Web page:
22 Sep Big Changes to Joint-Employer Status: Are Business Relationships Threatened?
A big decision at the end of August has the potential to change numerous business relationships and models. The National Labor Relations Board (NLRB) decided to significantly expand the definition of “joint employer” to encompass more business relationships that will offer increased opportunities for workers to collectively bargain for improved working conditions. Companies that are franchises, hire subcontractors or use temporary agencies should take note. The decision makes substantial changes to decades-old legal precedent and is controversial. Will it stick?
For decades, the test to determine whether companies with a business relationship were joint employers relied on whether an entity had direct control over essential terms and conditions of employees. For example, did an employer control hiring, termination, discipline, or did it supervise or direct employees in a real and meaningful way? If so, it was deemed an employer and subject to the workforce responsibilities and liabilities that designation entails.
Now, the NLRB says there are additional essential elements of employment that should be considered, such as the number of workers supplied, scheduling, seniority, overtime, assignment of work, and the manner and method of work performance. And, importantly, an “employer” needs only to have indirect control that it could potentially exercise. In the case that led to the NLRB’s decision, a waste recycling company, Browning-Ferris Industries, contracted with a company, Leadpoint, to provide employees to work in a recycling plant to perform tasks such as cleaning and sorting items. The NLRB determined that both companies met its new joint-employer definition based on direct and indirect control and contractual authorities (not being exercised).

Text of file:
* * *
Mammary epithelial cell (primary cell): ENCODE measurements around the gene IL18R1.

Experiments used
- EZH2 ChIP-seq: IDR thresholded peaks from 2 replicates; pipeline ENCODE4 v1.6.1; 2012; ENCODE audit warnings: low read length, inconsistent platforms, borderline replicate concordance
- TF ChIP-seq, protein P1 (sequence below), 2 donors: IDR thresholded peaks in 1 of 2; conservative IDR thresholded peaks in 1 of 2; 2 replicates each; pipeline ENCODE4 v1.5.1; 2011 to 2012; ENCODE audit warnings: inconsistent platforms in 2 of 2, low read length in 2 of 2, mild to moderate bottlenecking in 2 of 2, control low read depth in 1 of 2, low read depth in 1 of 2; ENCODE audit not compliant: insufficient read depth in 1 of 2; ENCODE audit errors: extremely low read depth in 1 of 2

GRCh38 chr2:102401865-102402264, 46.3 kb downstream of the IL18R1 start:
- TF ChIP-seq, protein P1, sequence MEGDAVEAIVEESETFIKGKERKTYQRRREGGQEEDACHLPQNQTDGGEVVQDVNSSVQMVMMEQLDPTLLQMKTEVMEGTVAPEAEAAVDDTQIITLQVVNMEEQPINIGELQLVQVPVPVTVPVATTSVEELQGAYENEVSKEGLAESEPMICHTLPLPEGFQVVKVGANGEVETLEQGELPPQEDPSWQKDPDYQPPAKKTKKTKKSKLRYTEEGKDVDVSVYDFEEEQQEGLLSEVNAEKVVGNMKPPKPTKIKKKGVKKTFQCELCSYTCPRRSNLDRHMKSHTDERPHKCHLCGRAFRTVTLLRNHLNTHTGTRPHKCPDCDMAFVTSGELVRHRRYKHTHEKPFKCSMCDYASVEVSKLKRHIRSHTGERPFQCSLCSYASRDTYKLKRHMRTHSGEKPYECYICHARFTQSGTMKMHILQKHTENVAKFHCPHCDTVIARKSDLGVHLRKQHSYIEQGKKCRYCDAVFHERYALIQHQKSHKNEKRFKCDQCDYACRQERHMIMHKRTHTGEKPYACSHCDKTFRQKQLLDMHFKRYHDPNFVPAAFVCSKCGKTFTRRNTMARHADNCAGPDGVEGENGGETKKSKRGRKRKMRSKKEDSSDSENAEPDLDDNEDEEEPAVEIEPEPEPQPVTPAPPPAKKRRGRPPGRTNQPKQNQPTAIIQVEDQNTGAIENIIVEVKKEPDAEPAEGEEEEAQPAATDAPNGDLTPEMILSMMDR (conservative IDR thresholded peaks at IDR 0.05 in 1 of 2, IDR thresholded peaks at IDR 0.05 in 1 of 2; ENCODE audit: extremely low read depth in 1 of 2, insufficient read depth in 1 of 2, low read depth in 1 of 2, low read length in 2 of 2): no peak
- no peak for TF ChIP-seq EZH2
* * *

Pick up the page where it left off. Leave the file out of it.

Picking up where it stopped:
Is the Change Good or Bad?
The majority of the NLRB feels it is updating the standard to reflect modern business practices. Labor unions hail the decision as one that makes it “more possible for working people to organize and bargain with the employer that has authority to control the terms of their employment.” Members of the NLRB who opposed the ruling pointed to the uncertainty that it poses for business relationships (for example, those between users-suppliers, parent-subsidiary, lessor-lessee, contractor-subcontractor, new “sharing economy” arrangements, etc.) the ambiguity of the new test, and its far reaching economic consequences.
Will it Stick?
The decision may be appealed, which is likely, and a final decision could be more than a year away. Meanwhile, leaders in Congress introduced legislation last week, the Protecting Local Business Opportunity Act, to reverse the NLRB’s decision and return to a joint-employer definition that relies on whether an employer has “direct and immediate” control over workers. The bills’ authors, Rep. Kline (R-MN) and Sen. Alexander (R-TN) chair the congressional committees in the House and Senate that have jurisdiction over labor policy, so the legislation is likely to see some action, but ultimately it may be tough to overcome a Senate filibuster or veto.